The state of Maine is among the most northerly states in the US, but just because it can get cold doesn’t mean the allergy season can’t get bad! Anyone who lives in the northeast knows just how atrocious the pollen season can be, including those in Maine. Today, we are going to be looking at Maine’s allergy season, particularly its peak and timing, plus a few other important bits of information. Let’s get started!
Maine’s Allergy Season
Allergies are a common problem in Maine (as any resident knows), and they can be particularly challenging during the spring, summer, and fall seasons. Maine’s various weather conditions can create ideal conditions for pollen allergies, as we’ll explore further. Generally, Maine’s allergy season starts in early March and lasts until the first hard freeze of winter. During the winter, the cold sends many plants into dormancy, stopping pollen production and subsequent allergies.
It’s important to remember that certain elements of allergy season in Maine can vary depending on how the previous seasons turned out. A colder winter can lead to a late start to allergy season, with a warm spring bringing it about sooner. Generally, the best way to ensure you are up to date is to check local weather reports, as they list pollen counts that are much more specific to your region, giving you more applicable information than other sources could.
The Plants that Cause Maine’s Allergy Season
Different regions of the country have different allergy seasons. Here are some of the most prevalent allergy culprits in the state of Maine, plus when they peak as different plants pollinate during different seasons.
The spring season typically begins in April or May as the trees start to release pollen. During this time, a lot (if not most) of the spring pollen comes from pine, maple, and oak trees. These allergies are known as “tree pollen allergies.” After tree season comes a fun-sounding but not fun-to-experience time known as “dandelion season.” These get worse as people start mowing their lawns in warmer weather.
Summer means one thing: grass pollen. The primary culprit is ragweed if you are experiencing seasonal allergies in July, August, or September in Maine. Seventeen species of ragweed grow in the United States, and the species found in Maine is known as “common ragweed.” This nasty little weed can grow up to a yard long and has small green flowers.
Why the Northeast Has Such a Bad Allergy Season
The Northeast region of the United States is known for its severe allergy season, and there are a few reasons why this is the case. Firstly, the region’s four distinct seasons mean that all the vegetation has a specific time to bloom, and this tends to happen simultaneously. This results in a sudden surge of pollen in the spring, which can be overwhelming for allergy sufferers.
Secondly, the Northeast is home to a vast number of plants, including sprawling forests and fields, which are high pollen producers. Trees such as pine, juniper, and oak release large amounts of pollen, and the region’s consistent wind and rain in the spring months allows allergens to be periodically released, worsening the allergy symptoms.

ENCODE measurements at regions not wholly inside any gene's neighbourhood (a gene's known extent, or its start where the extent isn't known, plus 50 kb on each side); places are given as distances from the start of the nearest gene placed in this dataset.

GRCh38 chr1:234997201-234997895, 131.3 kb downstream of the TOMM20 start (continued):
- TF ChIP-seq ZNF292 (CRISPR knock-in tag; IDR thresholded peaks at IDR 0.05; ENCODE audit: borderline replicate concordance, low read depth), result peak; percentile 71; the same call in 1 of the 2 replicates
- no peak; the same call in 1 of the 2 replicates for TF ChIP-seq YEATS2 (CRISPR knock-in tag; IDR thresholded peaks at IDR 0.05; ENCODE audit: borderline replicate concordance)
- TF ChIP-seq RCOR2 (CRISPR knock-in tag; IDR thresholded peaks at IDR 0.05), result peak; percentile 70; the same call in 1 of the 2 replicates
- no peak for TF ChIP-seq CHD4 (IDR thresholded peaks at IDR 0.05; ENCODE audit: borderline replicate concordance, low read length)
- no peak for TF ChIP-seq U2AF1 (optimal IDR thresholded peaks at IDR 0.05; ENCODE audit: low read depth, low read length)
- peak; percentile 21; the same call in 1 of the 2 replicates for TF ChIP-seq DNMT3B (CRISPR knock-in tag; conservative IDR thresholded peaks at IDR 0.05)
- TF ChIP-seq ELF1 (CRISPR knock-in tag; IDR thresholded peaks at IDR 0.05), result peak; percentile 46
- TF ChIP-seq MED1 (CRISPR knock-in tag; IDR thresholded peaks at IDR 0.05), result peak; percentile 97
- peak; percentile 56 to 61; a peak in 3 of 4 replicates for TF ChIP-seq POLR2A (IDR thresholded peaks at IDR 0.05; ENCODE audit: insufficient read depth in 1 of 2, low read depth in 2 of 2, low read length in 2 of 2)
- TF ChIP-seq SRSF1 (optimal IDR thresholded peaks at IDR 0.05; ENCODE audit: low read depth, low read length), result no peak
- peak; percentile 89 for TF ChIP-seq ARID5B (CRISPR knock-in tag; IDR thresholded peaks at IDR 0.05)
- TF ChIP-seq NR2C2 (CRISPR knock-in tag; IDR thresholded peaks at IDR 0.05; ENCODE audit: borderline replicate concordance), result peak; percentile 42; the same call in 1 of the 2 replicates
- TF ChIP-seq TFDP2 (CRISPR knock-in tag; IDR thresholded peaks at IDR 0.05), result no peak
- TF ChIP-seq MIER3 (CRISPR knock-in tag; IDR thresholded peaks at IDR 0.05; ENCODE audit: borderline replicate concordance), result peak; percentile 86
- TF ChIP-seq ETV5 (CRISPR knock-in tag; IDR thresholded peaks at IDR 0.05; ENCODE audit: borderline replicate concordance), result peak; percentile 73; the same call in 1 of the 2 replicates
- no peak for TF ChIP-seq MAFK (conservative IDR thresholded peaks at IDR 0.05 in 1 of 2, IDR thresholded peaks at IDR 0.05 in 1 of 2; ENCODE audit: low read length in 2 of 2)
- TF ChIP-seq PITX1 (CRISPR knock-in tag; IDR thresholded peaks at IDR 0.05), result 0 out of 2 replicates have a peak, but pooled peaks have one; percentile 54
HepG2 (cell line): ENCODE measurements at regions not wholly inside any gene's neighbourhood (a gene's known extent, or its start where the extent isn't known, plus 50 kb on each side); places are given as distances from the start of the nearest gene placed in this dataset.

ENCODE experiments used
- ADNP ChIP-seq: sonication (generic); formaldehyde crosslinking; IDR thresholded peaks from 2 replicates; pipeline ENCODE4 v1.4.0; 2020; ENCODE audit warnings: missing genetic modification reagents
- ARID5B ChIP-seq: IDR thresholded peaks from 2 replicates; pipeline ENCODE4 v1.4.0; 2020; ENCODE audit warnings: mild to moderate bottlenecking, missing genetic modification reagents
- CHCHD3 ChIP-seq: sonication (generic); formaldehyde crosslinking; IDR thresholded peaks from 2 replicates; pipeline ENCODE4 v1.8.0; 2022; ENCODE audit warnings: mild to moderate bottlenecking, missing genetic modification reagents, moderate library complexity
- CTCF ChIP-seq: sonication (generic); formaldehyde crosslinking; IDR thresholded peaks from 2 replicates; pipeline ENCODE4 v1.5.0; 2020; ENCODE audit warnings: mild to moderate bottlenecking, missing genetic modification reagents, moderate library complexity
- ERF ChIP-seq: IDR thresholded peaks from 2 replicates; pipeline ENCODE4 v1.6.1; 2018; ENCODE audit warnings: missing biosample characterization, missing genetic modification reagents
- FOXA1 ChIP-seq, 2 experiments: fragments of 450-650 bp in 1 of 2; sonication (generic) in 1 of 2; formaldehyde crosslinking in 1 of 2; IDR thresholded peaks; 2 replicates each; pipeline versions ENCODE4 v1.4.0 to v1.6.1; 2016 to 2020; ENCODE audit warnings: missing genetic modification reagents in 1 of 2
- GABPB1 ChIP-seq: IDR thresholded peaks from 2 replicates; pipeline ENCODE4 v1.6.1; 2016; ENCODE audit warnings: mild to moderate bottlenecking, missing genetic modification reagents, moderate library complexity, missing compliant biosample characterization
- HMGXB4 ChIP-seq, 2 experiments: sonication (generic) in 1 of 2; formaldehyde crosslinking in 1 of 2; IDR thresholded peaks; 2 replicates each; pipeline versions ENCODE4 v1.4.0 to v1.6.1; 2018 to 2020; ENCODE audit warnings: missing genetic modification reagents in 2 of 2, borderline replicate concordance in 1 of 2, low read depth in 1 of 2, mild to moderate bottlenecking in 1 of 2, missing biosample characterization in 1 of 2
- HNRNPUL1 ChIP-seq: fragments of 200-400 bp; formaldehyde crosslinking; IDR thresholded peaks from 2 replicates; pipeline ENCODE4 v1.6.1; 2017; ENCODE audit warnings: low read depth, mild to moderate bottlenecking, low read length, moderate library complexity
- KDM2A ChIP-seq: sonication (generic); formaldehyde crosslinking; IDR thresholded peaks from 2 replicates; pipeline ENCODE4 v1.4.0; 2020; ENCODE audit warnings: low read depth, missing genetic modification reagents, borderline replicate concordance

Here are the top 10 cities with the worst allergies in the United States; the Northeast is clearly one of the worst:
- Scranton, PA
- Wichita, KS
- McAllen, TX
- Richmond, VA
- San Antonio, TX
- Oklahoma City, OK
- Hartford, CT
- Buffalo, NY
- New Haven, CT
- Albany, NY
The Best Allergy Treatments
Medication and Antihistamines: One of the most common ways to alleviate allergy symptoms is through the use of over-the-counter or prescription medication. Antihistamines are a popular choice as they block the release of histamine, a chemical that causes allergic reactions. Some examples of antihistamines include cetirizine (Zyrtec), loratadine (Claritin), and fexofenadine (Allegra). Nasal sprays, such as fluticasone (Flonase) and mometasone (Nasonex), can also be used to relieve nasal congestion and sneezing.
- Long-lasting relief from allergy symptoms
- Non-drowsy formula
- Active ingredient is the antihistamine Loratadine (10 mg)
- 24-hour allergy relief
Immunotherapy (Allergy Shots): Immunotherapy, also known as allergy shots, is a long-term treatment that can help reduce the severity of allergies over time. It involves injecting small doses of the allergen into the body to build immunity. This treatment can be effective for those with severe allergies and who have not found relief from other treatments.
Filters and Air Purifiers: Another way to alleviate allergy symptoms is by using filters and air purifiers to remove allergens from the air. HEPA (high-efficiency particulate air) filters are the most effective in trapping small particles such as pollen, dust, and pet dander. Air purifiers that use UV light or ozone can also be used to kill mold and bacteria.
Allergen Avoidance: One of the best ways to alleviate allergy symptoms is to avoid the allergens that cause them. This can include staying indoors on high pollen days, keeping windows and doors closed, and avoiding outdoor activities during peak allergy season. It also includes keeping pets out of certain rooms, vacuuming and dusting frequently, and washing bedding in hot water to kill dust mites.
Click here to learn about all of the allergy seasons across the United States!
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